It appears that Boscombe Band (town band, not S.A.) were playing near the Arcade when two organ grinders struck up in opposition, one on either side of the band. This, coupled with the sound of Salvation Army choruses and the assiduous banging of the red jacket at the big drum being borne down Palmerston Road by the wind was noted to be plenty of music, but precious little charm.
By this time the band had increased considerably in size, with membership now totalling 27. During the hard winters many of them would be unemployed and would use much of their spare time playing around the streets, collecting for the relief work of the corps. One bandsman would spend much of his time carrying the officer around on his pony and trap, collecting and delivering food.
The corps itself had also increased considerably in size, so much so that the Shelley Road barracks soon proved inadequate for the size of congregation that wished to meet there. As a result of this the corps split into two, with Pokesdown Corps being re-established on its own territory in Woodside Road in March, 1891. Those that remained at Shelley Road formed Boscombe Corps, retaining the original Pokesdown corps number. Likewise there occurred a split in the band, with some bandsmen going to Pokesdown, but the majority seemed to stay at Boscombe.
On 3rd August 1891, Bandmaster Pond took the band to his home town of Swanage to assist in an openair ministry. About 140 Boscombe Soldiers and bandsmen boarded the S.S. Empress, with the band playing en route to defray their expenses. Upon landing at Swanage they played several pieces before retreating from the showers into the local barracks. After refreshments they held an afternoon musical praise and prayer meeting which was attended by about 1000 people on the beach.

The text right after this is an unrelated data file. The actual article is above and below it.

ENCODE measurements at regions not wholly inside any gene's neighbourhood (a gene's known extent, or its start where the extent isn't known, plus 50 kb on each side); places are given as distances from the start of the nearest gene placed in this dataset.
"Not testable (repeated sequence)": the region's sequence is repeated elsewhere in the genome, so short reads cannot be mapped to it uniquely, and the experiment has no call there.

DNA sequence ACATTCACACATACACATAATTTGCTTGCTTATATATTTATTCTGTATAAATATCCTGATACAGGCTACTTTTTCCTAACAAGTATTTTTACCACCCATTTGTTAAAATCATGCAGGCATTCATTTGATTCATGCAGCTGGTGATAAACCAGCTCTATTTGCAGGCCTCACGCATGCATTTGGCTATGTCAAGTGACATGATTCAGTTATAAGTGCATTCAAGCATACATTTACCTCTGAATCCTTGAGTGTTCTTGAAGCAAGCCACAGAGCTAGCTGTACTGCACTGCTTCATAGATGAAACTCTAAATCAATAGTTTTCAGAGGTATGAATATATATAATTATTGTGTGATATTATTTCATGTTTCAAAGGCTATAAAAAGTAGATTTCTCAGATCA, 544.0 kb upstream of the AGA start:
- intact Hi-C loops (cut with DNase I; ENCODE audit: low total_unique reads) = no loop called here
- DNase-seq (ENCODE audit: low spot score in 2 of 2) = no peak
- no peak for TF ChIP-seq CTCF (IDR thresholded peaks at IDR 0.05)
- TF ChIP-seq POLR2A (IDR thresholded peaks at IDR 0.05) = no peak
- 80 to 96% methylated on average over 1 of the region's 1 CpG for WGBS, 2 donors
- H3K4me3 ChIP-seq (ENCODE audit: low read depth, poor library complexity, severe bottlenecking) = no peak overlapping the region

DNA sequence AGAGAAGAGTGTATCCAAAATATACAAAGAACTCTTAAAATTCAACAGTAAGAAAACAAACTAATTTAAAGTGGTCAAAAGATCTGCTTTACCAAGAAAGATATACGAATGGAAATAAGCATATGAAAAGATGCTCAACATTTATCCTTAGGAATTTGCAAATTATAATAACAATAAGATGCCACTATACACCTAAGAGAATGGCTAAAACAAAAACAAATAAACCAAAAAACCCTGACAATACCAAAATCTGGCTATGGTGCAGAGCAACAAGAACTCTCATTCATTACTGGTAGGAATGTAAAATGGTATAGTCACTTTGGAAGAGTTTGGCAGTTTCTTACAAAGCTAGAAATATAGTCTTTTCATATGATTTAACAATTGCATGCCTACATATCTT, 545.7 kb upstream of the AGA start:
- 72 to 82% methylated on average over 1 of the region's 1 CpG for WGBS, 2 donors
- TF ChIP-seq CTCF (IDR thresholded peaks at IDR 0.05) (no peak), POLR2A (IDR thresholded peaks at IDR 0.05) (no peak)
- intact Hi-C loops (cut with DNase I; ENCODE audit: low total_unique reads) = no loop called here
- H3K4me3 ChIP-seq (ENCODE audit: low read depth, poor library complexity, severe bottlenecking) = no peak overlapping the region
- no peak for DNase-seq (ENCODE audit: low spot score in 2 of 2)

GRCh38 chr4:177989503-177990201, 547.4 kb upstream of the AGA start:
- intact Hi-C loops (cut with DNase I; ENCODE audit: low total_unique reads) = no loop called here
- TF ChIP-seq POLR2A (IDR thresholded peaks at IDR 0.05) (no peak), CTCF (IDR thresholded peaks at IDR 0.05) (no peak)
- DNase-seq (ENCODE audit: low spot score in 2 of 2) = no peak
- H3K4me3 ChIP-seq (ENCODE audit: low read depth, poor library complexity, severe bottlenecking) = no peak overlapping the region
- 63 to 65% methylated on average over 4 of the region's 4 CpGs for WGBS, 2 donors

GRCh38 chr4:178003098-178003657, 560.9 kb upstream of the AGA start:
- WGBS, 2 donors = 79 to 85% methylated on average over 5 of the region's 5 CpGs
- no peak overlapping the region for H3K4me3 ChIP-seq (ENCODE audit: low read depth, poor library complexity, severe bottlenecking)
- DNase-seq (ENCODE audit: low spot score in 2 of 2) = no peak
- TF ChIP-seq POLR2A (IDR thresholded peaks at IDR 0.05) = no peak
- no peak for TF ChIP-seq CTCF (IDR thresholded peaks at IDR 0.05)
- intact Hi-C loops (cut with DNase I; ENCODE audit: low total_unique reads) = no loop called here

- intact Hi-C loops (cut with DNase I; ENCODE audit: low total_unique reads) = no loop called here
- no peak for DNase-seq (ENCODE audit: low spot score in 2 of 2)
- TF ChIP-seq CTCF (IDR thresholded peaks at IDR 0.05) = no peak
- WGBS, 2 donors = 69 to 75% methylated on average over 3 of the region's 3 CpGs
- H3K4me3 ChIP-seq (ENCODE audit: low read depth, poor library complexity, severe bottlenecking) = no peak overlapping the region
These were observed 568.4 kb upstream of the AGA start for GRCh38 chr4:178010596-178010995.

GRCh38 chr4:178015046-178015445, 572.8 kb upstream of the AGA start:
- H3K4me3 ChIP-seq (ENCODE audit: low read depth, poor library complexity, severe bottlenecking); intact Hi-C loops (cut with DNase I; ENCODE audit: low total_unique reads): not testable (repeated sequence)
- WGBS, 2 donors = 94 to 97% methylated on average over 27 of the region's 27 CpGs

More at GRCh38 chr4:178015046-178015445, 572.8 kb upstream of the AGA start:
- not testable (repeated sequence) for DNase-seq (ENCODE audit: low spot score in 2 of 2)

Interesting mention is made of Boscombe Band in the Musical Salvationist, October l895. In a table shewing the strength and formation of some of the best known Army hands at the present time Boscombe is shown to be the 9th largest band in the country, after Clapton Congress hail, Nunhead, Bristol 1, Barrow 1, Portsmouth 1, I.H.Q., Penge and Northwhich.
Its 31 players consisted of 2 cornets, 4 horns, 4 baritones, 4 trombones, 2 euphoniums, 2 Bb bass, 1 Eb Bombardon, 3 Bb clarinets and 3 percussionists (bass drum, side drum and cymbals).
It is interesting to note that according to all photographic records the band has never fallen below this figure of 31 bandsmen in its subsequent history - a remarkable achievement.
The continued growth of the corps led to new premises being required and in February 1899 a stone-laying ceremony took place at the site of the new hall in Palmerston Poad. The adjacent thoroughfare was completely blocked by large crowds of interested spectators and the police had some difficulties in maintaining free passage for ordinary traffic. The vicinity of the site was made gay with pennants and bunting and the scaffold poles around the platform were draped with coloured muslins. Prior to the commencement of the stone-laying ceremony by the Mayor, W. Hoare, the band paraded down Palmerston Road, then led the singing of When I Survey The Wondrous Cross.
Just two and a half months later the building was complete, and Jack Pond had the honour of leading the corps procession from the Shelley Road barracks, with music items provided by Boscombe and Watford bands. Arrived at the Citadel, a short service was conducted outside the building by Col. Kilbey, Chief Secretary British Territories. After unlocking the door he said in his address
This edifice is evidence that the Salvation Army is not marching to the grave, as a good many people imagined, but is going on, as much alive as ever
In 1906 the band had the honour of playing for the Founder as he passed through Bournemouth during his Inverness to Plymouth Motor Campaign. Arriving in the square on 25th August, having travelled from Fordingbridge, the General's white car forced its way through a crowd estimated at 3000 while the band continued to play to its biggest ever audience.